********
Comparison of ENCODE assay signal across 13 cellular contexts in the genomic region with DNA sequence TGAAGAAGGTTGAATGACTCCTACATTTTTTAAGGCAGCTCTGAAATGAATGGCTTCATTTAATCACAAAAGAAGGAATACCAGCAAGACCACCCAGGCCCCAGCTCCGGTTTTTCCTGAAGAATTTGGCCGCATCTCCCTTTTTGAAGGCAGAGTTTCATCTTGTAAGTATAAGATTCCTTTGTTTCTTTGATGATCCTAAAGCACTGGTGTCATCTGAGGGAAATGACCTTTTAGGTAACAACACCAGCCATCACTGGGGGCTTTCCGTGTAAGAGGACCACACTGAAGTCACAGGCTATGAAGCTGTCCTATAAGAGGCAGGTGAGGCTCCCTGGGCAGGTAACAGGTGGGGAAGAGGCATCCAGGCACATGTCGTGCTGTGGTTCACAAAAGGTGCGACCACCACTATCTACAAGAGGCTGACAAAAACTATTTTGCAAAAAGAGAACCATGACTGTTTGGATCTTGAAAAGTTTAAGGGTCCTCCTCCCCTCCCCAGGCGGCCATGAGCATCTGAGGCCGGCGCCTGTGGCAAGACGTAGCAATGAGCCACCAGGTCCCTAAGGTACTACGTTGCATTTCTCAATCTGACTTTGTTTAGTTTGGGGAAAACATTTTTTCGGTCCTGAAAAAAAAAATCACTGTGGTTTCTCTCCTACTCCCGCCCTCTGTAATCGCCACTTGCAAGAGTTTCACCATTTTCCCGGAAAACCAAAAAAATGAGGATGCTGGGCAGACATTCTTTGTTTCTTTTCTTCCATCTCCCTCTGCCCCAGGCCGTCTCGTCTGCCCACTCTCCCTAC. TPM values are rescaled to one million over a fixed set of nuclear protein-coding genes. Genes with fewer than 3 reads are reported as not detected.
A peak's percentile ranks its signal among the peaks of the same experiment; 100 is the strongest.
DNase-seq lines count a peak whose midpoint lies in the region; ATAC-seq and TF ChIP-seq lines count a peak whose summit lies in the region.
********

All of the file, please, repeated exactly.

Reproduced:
Comparison of ENCODE assay signal across 13 cellular contexts in the genomic region with DNA sequence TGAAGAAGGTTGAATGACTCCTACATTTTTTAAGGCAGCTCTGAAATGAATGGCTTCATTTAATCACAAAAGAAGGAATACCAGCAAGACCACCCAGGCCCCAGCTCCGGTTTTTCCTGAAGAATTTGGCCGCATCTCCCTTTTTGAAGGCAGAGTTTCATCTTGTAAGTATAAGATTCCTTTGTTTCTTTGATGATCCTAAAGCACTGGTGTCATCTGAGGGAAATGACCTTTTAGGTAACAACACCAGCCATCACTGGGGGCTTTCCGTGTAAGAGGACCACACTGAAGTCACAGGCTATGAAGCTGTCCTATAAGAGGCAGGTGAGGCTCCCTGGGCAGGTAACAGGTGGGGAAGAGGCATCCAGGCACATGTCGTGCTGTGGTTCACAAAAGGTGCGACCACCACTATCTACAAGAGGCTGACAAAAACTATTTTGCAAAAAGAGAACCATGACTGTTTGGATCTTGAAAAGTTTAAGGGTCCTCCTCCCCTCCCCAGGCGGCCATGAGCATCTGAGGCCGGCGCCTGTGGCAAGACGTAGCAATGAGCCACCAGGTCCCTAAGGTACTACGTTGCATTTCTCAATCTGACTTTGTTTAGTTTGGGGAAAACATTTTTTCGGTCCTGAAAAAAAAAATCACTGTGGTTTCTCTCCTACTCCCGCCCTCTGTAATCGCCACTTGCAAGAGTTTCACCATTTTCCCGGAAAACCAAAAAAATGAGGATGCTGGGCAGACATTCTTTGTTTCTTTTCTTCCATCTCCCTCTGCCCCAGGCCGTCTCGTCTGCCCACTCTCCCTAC. TPM values are rescaled to one million over a fixed set of nuclear protein-coding genes. Genes with fewer than 3 reads are reported as not detected.
A peak's percentile ranks its signal among the peaks of the same experiment; 100 is the strongest.
DNase-seq lines count a peak whose midpoint lies in the region; ATAC-seq and TF ChIP-seq lines count a peak whose summit lies in the region.